LESLIE BUDEWITZ: September is a month of mixed feelings in these parts. A signal of a fresh start almost as palpable as January, as the weather begins to change and the kids head back to school (we all feel it, don’t we, no matter what our age), mingled with a sense of loss, as another glorious Rocky Mountain summer slips behind us.
In Book News, Christine Carbo and I will be on a panel together, along with mystery writers Gwen Florio and Mark Stevens, at the Montana Book Festival in Missoula, Sept 29-30. (We don’t know the date or time yet, so check in with the Festival or one of us, if you plan to go.) We’ll be talking about modern mysteries set in the west, how place influences character, and much more. I hope to see you there!
Meanwhile, delighted to say that Alfred Hitchcock Mystery Magazine will publish a short story of mine next year titled “All God’s Sparrows,” featuring the real-life—and larger than life—character, Mary Fields. I’ll share the pub date and ordering info as the date approaches.
Enjoy these last glorious days of summer, and thank you for spending them with us.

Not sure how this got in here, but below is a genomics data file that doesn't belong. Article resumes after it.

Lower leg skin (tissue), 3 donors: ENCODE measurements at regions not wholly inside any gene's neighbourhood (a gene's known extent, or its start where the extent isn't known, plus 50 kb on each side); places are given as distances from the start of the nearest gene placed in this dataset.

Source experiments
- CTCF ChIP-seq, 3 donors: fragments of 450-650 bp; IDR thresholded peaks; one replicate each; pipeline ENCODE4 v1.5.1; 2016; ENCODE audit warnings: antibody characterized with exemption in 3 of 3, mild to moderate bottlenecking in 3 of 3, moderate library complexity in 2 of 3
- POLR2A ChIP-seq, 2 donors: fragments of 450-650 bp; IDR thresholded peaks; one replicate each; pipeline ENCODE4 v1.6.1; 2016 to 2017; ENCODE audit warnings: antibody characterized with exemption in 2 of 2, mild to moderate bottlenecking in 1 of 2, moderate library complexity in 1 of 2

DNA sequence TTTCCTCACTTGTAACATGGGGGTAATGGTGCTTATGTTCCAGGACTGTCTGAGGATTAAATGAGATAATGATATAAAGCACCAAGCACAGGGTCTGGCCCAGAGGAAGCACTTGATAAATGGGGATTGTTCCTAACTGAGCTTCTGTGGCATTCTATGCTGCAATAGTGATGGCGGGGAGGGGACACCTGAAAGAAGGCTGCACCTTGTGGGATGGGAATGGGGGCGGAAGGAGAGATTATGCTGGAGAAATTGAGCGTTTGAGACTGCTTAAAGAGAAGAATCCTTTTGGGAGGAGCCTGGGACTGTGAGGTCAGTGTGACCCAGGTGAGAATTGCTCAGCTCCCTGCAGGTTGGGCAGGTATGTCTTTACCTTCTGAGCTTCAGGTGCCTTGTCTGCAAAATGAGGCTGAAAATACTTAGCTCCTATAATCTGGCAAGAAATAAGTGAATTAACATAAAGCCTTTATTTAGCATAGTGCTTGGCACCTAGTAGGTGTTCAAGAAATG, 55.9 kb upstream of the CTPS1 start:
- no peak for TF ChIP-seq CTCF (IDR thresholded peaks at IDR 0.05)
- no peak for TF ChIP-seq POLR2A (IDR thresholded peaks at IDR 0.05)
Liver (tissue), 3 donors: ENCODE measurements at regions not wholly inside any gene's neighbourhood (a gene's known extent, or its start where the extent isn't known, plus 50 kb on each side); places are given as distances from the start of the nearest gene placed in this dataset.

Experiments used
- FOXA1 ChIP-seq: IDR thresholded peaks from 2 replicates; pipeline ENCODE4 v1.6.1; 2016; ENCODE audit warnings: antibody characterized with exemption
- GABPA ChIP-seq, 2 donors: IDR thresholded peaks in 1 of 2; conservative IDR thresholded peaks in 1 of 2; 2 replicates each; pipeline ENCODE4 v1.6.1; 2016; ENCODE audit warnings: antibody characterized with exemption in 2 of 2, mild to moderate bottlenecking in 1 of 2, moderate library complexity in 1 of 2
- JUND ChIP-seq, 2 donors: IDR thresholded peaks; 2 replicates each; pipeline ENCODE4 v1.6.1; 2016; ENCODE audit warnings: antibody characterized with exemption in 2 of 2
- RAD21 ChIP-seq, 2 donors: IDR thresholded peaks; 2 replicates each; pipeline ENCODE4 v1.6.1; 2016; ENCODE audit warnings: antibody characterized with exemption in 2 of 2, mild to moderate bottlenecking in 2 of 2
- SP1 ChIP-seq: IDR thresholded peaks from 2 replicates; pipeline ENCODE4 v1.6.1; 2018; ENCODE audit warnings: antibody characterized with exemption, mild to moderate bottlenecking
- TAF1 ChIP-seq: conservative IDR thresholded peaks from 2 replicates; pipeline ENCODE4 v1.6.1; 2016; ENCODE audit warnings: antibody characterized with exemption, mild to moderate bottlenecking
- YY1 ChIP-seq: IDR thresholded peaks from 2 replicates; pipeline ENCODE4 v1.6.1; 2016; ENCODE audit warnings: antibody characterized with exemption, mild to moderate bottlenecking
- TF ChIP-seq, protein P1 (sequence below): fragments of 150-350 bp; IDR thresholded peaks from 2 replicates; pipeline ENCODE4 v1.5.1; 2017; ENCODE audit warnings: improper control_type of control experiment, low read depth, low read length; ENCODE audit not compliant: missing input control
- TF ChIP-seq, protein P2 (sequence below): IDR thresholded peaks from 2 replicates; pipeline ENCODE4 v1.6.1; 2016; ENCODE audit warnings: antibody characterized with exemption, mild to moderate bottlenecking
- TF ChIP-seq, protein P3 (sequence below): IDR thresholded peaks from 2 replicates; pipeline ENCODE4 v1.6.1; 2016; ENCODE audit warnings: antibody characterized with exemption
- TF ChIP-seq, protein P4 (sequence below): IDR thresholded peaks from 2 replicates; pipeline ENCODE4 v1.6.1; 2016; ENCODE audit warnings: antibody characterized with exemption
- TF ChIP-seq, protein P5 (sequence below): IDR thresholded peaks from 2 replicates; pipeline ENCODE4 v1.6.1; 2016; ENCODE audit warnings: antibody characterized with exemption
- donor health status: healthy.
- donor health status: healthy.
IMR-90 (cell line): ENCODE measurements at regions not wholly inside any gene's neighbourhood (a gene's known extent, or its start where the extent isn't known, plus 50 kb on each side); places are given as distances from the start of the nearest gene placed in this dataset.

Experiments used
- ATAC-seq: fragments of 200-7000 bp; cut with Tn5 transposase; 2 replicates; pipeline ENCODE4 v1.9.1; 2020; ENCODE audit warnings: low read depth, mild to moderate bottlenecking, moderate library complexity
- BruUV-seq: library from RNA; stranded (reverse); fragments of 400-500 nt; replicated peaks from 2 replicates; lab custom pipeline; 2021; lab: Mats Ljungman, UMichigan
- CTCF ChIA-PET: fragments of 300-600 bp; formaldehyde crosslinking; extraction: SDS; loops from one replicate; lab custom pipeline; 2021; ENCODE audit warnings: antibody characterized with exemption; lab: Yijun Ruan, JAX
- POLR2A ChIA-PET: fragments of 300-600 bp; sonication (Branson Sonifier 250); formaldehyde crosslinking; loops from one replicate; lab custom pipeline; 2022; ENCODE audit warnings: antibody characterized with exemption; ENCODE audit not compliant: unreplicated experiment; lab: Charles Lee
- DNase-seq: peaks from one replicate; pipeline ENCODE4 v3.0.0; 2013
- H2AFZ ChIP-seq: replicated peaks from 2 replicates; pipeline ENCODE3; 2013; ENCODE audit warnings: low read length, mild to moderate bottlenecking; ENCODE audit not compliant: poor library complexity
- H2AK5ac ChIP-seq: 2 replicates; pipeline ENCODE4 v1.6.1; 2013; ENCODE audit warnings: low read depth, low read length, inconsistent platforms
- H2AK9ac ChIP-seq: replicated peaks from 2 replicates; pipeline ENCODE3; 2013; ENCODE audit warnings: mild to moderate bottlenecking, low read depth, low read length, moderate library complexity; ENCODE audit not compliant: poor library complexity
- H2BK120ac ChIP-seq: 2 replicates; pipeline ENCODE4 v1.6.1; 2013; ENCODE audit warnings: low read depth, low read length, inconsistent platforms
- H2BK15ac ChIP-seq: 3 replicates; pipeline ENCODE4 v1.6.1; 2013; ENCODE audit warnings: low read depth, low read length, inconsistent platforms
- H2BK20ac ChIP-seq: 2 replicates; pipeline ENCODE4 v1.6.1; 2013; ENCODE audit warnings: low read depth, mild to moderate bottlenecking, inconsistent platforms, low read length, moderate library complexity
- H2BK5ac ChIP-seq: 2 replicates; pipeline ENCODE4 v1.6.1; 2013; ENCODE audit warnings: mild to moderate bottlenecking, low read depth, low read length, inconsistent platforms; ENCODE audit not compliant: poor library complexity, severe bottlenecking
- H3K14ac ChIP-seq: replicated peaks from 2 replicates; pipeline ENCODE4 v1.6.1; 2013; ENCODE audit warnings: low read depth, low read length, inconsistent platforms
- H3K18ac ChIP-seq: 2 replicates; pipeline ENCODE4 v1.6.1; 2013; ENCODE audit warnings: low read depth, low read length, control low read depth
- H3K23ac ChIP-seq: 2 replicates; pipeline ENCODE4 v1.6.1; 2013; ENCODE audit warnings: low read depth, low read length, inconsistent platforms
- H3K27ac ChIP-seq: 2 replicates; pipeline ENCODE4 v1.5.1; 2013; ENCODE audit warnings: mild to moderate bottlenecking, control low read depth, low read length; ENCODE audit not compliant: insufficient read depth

LISE McCLENDON Okay, it’s not quite slippers-by-the-fire weather yet but in case you’re stocking up for chilly weather, my new mystery, The Frenchman, is coming out very soon. This is the fifth installment in the Bennett Sisters Mystery series and we’re back in France this time. Merle Bennett is writing her own novel while taking a leave of absence in the Dordogne, so, yes, this is a story-inside-a-story. When that Frenchman, Pascal, runs into an old nemesis and goes missing, Merle must rally the troops to find him. After an exclusive run I’m back on all e-book platforms (yay!) Amazon Nook KOBO iBooks Also available in paperback. Happy autumn reading 🍁
Book Signing by Karen Wills author of River with No Bridge Saturday, September 16, 2017, 11:00 a.m. to 1:00 p.m. at Montana Book and Toy Company, 331 North Last Chance Gulch, Helena, Montana.
This month’s issue of Cowgirl calls the novel a “compelling and touching story.” Booklist’s review of the novel called it “a gripping, sometimes heartbreaking story of immigrant survival in the West.” The August Historical Novel Society Reviews sums up with, “I love pioneering stories and gritty women, and Ms. Wills’ engrossing tale provides both.”
Sunday, September 17th at 2:00 p.m. the Lewis and Clark Library at 120 South Last Chance Gulch will present Questions and Answers on Writing a Historical Novel with Karen Wills.
Karen looks forward, as always, to a visit with friends in Helena.